When you pick up the shrink-wrapped slab of choice cut meat from the grocery store, do you ever wonder about the person who's job it is to spend their entire day butchering carcasses? So YOU don't have to? Did you ever wonder about the person at the slaughterhouse who spends the entire day killing animal after animal? So you can claim to be oh so "civilized"?

I know the animals I hunt have lived as animals should. For the most part, they were bred and born wild (although I'm sure a "stocked" pheasant or two have already been victims of my bloody rampage).

Do you have any idea where your meat comes from? Is is a feedlot? A factory farm? Was it kept confined to a small space? Was it force fed? Was it hauled hundreds of miles in a trailer packed to the brim with other animals, wild-eyed with fear? Was it sick? What did it eat? Was it injected with hormones?

When I pull the trigger, it is me and the animal. I can't ignore it, I can't pass the job to someone else, I am responsible. I must be as humane as I possibly can or else I must live with the consequenses. If I am not able to kill the animal right away, it suffers at my hands until I can do so.

What about your dinner? Did the bolt gun stun it enough? Was it still conscious of anything when the butchering began (as does happen)? Do you even care?

Not many people look at thier hamburger and think "What have I done?" They don't have to. Our culture makes sure they pretty much never will.

I wish I could remember just how many times I had to hear about "killing Bambi". Just once, I would like to see...let's say Charlotte's Web where the ending is a little more like real life. In the altermate ending of Charlotte's Web as told by Ms. Quintessence, Wilbur is not saved. No, Wilbur is kept in a pen where he can pretty much to nothing but eat and poop. Then, one fine sunny day, Wilbur and all his other pig buddies on the farm, are crammed into a double level trailer. Wilbur, unfortunately, is on the bottom so he gets pooped on all the way to the slaughter house. And for once, it won't be the hunter who is villified. No, in this movie it will be some mom or dad who is demanding "More Country Style Ribs, Pronto! Little Suzie's soccer team is coming over for a cookout and I need those ribs!"

Now, don't get me wrong. I don't survive on the animals I kill by hunting. Not by any means. I too, must purchase meat. And regrettably, it is often times at the grocery store. I don't want to give any false impressions here. Hopefully, as things get rolling with our farm, it will one day be completely avoidable.

But it the mean time...

I hunt because there is a connection that I don't want to lose. I do it to remind myslef that I do not exist alone in a vacuum. My choices affect others - other people and other creatures. Some day it will be animals that I raised. If I am going to eat meat, what is so wrong with wanting the animals to lead a good life and die a humane death? It is one job I place enough importance on to be done right that I am willing to do it myself.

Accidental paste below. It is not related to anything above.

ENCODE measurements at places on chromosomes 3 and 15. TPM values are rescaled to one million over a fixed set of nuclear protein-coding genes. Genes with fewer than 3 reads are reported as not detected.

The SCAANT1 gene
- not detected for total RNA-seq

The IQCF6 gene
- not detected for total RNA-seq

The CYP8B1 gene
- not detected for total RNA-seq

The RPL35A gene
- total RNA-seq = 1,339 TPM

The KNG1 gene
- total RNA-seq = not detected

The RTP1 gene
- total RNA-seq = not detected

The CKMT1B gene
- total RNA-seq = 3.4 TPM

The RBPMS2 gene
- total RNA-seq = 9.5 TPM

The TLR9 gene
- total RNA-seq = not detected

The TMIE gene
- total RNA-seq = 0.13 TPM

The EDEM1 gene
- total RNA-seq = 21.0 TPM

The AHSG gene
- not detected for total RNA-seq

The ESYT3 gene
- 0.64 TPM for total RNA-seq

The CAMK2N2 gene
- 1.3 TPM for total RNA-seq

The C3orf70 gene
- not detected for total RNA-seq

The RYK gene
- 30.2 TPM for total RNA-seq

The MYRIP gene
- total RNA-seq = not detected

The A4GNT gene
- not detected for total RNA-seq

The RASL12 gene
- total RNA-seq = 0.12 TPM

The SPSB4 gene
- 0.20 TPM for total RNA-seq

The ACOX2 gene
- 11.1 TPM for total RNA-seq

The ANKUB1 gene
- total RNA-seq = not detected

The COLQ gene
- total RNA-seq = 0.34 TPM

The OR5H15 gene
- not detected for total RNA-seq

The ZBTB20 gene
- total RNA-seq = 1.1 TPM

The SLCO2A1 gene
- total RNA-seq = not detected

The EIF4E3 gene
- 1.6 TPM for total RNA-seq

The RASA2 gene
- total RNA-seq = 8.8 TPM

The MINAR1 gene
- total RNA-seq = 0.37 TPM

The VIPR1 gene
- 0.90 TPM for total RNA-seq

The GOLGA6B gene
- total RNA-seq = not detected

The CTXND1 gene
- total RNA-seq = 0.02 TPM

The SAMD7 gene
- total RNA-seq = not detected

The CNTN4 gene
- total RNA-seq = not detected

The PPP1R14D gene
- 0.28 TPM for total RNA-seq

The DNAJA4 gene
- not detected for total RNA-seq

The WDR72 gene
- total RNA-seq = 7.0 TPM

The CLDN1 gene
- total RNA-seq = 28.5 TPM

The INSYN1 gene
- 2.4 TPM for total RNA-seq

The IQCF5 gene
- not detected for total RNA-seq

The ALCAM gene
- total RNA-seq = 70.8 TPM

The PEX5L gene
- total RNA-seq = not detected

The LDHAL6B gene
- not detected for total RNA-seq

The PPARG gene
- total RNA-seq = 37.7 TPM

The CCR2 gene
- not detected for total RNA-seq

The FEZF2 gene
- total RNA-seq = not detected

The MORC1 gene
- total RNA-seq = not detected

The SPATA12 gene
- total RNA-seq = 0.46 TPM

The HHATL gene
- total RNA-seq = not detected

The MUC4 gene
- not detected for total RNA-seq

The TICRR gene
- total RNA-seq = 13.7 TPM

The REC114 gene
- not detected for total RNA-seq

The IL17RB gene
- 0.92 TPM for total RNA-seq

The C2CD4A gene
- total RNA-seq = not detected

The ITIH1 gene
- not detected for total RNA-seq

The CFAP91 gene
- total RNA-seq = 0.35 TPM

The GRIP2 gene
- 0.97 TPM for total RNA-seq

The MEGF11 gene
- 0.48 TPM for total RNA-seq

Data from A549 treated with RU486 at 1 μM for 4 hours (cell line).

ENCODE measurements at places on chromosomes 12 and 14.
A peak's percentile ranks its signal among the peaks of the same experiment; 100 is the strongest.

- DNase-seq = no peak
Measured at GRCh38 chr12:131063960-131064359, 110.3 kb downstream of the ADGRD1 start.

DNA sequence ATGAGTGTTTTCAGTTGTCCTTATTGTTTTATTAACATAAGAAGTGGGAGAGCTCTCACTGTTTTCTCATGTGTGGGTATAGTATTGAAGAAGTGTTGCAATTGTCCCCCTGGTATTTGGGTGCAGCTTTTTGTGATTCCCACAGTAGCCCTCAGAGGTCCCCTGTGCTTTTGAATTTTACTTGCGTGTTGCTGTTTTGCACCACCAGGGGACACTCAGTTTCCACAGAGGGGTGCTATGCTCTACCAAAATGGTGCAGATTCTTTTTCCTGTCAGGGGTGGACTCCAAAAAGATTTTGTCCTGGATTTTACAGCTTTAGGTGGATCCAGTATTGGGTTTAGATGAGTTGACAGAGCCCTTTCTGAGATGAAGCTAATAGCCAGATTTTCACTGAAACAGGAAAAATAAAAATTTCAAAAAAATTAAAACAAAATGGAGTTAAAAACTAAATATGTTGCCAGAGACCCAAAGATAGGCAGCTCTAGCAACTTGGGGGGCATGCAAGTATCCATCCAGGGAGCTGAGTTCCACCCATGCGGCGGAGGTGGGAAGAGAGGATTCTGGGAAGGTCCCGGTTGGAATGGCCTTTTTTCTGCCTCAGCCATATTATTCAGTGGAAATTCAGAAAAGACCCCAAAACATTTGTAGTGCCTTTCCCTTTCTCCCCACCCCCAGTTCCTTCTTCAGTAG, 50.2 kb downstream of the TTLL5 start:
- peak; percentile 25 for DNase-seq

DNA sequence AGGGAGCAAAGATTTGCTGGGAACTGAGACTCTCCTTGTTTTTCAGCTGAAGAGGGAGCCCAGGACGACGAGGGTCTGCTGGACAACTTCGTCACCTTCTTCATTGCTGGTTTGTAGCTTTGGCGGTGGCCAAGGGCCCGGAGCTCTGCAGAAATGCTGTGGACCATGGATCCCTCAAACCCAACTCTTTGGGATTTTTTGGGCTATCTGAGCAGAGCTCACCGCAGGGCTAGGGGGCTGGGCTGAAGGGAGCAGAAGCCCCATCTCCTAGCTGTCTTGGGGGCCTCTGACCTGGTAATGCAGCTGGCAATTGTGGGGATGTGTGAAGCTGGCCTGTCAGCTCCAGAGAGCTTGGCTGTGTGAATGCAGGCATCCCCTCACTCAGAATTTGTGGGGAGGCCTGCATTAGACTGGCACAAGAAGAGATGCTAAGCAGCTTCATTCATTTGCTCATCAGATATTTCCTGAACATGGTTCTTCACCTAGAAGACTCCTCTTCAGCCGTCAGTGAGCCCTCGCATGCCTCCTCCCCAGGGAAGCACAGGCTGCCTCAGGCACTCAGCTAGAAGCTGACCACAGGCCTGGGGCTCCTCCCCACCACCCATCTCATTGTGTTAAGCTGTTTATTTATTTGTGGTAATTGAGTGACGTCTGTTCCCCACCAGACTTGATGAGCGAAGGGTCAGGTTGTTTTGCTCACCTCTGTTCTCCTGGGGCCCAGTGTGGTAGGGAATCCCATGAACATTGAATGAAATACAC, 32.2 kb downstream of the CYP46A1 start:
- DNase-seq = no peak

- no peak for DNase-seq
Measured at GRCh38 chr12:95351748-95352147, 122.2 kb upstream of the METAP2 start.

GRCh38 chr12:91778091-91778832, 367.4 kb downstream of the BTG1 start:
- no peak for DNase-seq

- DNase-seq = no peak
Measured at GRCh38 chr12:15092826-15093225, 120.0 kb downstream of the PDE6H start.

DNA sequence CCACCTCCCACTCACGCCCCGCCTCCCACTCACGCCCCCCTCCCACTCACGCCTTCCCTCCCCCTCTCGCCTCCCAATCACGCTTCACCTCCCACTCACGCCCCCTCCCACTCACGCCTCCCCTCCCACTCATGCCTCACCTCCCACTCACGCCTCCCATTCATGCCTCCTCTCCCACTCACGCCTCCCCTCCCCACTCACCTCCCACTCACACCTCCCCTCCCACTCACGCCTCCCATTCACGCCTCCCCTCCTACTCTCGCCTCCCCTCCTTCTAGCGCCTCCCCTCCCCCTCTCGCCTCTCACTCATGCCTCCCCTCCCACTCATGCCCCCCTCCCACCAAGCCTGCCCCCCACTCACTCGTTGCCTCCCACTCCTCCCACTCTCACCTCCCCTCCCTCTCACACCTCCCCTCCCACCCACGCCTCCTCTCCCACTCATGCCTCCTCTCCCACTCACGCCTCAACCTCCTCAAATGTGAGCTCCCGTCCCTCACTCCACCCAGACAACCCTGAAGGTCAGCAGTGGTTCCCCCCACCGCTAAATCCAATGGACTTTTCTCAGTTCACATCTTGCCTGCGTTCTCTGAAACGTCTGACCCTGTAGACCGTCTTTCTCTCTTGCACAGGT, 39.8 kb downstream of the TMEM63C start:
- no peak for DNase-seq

So, there you have it. Why I kill things. My manifesto. You can comment if you want to. But don't expect a debate - there won't be one.

Hopefully, it will give some insight into the minds of killers for those of you who are grappling with it.

And if it puts me in with the likes of Seung-Hui Cho, so be it.

At least I'm trying to get out of company with the other mass murderer that's been in the news lately. You know, the one who dosn't have to take responsiblilty because the blood isn't physically on his hands?

I guess we are all barbarians in our own way.

Edited to add: On the off chance that this post is inspirational enough to make someone want to exlpore options other than grocery store meat, Eat Wild is a great resource for getting started. Click on the "Shop for Meat, Eggs & Dairy" button and you can can search your state for farms that are committed to the well being of the animals they raise. Often times you can even visit the farm you are interested in. Please, please, please consider supporting these people.

Friday, April 06, 2007

Nerves of GAAAAAAHHHHHH!!!!!!!'re all caught up on the situation with the animals, right? If not, you might want to skip down to the previos post because it will make this one oh-so-much-more-meaningful.

The new goat - goat/dog. He seems to be settling in alright. Hubby and I did manage to get to the store for another 300 feet of fence which we hope to put up this weekend. Because you know, nothing says "The Lord Is Risen!" like installing fence.

In the mean time, he is still in the kennel. Which is holding him just fine.

Sort of.

He has actually warmed up to the dogs and is pretty happy when they are in the kennel with him. However, as goats are herd animals, he's not too crazy about being alone when we bring the dogs in. Not a happy goat. At all.

At first he would just kind of trot around doing the "Baaaa-aaa" thing.

Back and forth, back and forth.


Back and forth...